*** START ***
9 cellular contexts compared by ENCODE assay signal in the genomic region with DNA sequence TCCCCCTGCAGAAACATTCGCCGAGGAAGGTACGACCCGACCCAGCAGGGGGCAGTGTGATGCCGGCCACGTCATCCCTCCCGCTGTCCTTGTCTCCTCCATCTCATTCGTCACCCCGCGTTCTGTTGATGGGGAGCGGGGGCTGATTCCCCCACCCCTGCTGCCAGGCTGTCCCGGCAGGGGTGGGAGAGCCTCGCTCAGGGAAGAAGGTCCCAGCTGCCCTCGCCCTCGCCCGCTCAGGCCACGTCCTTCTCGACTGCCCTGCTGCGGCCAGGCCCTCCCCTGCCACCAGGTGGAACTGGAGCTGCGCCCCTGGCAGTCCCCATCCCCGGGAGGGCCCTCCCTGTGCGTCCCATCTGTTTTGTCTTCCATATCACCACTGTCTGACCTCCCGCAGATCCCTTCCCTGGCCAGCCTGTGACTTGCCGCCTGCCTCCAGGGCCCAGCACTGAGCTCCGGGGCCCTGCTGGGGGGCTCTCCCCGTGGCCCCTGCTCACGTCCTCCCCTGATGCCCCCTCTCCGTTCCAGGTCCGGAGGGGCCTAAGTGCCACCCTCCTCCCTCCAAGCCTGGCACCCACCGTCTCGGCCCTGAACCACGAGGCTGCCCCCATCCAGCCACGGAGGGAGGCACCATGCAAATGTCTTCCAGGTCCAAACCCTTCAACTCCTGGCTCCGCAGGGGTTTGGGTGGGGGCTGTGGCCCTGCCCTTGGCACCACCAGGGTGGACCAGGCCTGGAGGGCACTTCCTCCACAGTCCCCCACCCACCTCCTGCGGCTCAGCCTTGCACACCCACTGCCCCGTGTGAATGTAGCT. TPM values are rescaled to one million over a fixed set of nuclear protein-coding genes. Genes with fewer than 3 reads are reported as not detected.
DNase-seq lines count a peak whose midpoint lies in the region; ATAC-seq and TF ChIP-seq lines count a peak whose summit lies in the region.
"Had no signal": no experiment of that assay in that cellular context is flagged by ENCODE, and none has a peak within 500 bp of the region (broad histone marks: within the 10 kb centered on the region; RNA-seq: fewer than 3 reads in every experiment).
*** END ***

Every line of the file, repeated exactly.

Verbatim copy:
9 cellular contexts compared by ENCODE assay signal in the genomic region with DNA sequence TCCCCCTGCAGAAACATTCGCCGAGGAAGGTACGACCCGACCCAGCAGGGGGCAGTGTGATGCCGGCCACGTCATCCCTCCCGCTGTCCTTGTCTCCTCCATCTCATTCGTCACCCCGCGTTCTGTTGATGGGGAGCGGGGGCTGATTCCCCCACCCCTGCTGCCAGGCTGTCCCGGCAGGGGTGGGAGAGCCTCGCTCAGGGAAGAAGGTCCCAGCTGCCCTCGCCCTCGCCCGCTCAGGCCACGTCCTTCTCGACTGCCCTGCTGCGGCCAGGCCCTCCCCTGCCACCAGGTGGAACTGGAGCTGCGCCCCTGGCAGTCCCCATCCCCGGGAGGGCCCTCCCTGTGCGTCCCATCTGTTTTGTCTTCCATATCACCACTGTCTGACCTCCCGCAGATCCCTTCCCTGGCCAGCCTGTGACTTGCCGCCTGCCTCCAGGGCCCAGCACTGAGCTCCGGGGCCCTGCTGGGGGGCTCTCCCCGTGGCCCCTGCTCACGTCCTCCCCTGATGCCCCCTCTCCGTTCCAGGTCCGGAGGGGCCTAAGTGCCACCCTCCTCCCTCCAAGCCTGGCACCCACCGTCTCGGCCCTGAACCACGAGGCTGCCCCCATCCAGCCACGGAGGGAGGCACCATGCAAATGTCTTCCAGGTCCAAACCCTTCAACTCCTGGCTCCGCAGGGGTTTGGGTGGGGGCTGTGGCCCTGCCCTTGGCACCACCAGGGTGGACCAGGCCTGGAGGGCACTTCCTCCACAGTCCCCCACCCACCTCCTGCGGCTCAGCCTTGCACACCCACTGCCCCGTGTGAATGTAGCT. TPM values are rescaled to one million over a fixed set of nuclear protein-coding genes. Genes with fewer than 3 reads are reported as not detected.
DNase-seq lines count a peak whose midpoint lies in the region; ATAC-seq and TF ChIP-seq lines count a peak whose summit lies in the region.
"Had no signal": no experiment of that assay in that cellular context is flagged by ENCODE, and none has a peak within 500 bp of the region (broad histone marks: within the 10 kb centered on the region; RNA-seq: fewer than 3 reads in every experiment).